The rapid advancement of technology has made it an integral part of our lives. Computers, tablets, and mobile phones have become essential tools in our daily routines, while social media continues to play a significant role in both our personal and private lives. It’s no wonder that cinema is increasingly exploring the various dilemmas surrounding these advancements.
However, it’s been the television series ‘Black Mirror’ that has, until now, best captured these themes. In essence, it’s a modern-day version of ‘The Twilight Zone’ from several decades ago. Undoubtedly, the success of ‘Black Mirror’ played a part in greenlighting ‘The Circle,’ an adaptation of Dave Eggers’ novel. Unfortunately, ‘The Circle’ turned out to be a disaster that even makes the worst episode of ‘Black Mirror’ seem excellent.
A Rocky Start…
To what extent are technological advancements truly marvelous? It’s clear that most, if not all, of them have tremendous potential for beneficial applications. However, by now we all know that it’s impossible to believe that every person is inherently good. This conflict lies at the heart of ‘The Circle.’ Or rather, it should have, if the movie wasn’t so incapable of delving into any aspect of the reflection it attempts to provoke.
One of the prime examples of this is the character played by John Boyega. Unfortunately, he is reduced by James Ponsoldt’s screenplay and Eggers himself to a mere narrative device. He generates a sense of mistrust in the protagonist but contributes nothing beyond that. In fact, his appearances seem to come out of nowhere, and his credibility plummets as the minutes go by.
It’s not Boyega’s fault, though. It’s puzzling why he accepted such an empty character. Perhaps the presence of Tom Hanks and Emma Watson in the cast played a role. However, Hanks barely manages to inject a bit of life into the film during his initial appearance, relying solely on his charisma. Afterwards, he sinks along with everything else, while the chemistry between him and Watson is nonexistent.
…And a Disappointing Ending
In fact, one of the major problems with ‘The Circle’ is that it once again demonstrates Emma Watson’s inability to carry a weak storyline. Admittedly, the naivety of the concept, its ridiculous development, and its embarrassing conclusion don’t help matters. However, Watson is the one who should infuse the story with humanity through her character, Mae, and make us understand her decisions. Instead, it’s failure upon failure across the board.
This brings us back to Ponsoldt and Eggers’ script, as it’s painfully apparent how little thought went into adding details to the initial premise. It’s an effort that destroys characters like Karen Gillan’s, without leading to fruitful outcomes. Although it’s clear from the start that there’s something amiss with the seemingly perfect company in the film, it’s not because of Ponsoldt’s direction but because of how obvious it is in certain scenes, such as the one where they set up the protagonist’s social media accounts.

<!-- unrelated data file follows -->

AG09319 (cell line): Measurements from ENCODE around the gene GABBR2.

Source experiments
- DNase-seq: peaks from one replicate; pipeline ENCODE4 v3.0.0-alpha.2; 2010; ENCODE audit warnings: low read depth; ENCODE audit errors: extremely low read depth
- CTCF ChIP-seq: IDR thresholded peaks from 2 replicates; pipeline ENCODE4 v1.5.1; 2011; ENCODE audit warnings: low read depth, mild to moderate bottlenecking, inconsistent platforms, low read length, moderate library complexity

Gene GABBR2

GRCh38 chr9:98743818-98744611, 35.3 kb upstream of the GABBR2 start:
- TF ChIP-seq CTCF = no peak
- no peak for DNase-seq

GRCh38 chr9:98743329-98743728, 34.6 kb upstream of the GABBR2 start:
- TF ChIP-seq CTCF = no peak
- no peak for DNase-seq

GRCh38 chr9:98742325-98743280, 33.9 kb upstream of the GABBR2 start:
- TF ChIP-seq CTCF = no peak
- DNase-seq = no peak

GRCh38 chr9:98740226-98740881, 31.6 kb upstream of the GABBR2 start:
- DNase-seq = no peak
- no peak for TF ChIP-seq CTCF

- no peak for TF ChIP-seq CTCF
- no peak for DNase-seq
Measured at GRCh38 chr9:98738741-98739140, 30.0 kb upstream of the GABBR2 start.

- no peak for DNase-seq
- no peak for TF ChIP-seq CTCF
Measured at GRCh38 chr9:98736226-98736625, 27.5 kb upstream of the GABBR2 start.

Granted, even ‘Black Mirror’ has its share of obvious episodes, but even then, they managed to create tension or engage the audience in some way. Here, everything is so spoon-fed that any technological criticism the movie could offer loses its impact, while simultaneously damaging the more human aspects of the story, such as the development of friendship between Mae and Mercer, which was supposed to be a breakthrough role for Ellar Coltrane following his remarkable journey in ‘Boyhood.’
‘The Circle,’ a Complete Waste of Time
Along the way, there are some intriguing insights into privacy invasion that might prompt reflection on the subject. However, these ideas are more interesting for what they provoke outside the movie than what the movie itself conveys. ‘The Circle’ is predictable, painfully obvious, and timid in its exploration of the potential dangers associated with its premise falling into the wrong hands. Furthermore, there’s never a genuine sense that anything is at stake. Things simply unfold until they are resolved in a disgraceful and unsatisfying manner that drags the film down even further.
Now, I understand that everything I’ve mentioned so far might make ‘The Circle’ seem like an enormous disaster. However, I must clarify that while it is a constant disappointment, it’s not an outright disaster. It is simply an empty offering that tries desperately to appear intelligent and thought-provoking but ultimately falls short. That, in itself, is an absolute failure.
All in all, ‘The Circle’ is a waste of time as it fails to deliver on multiple fronts. As a technological dilemma, it’s insulting in its obviousness. As entertainment, it progressively loses its grip on the audience until it becomes utterly irrelevant. Its attractive cast is completely underutilized, and it lacks the compelling direction needed to establish an engaging direction. You can safely skip this one.
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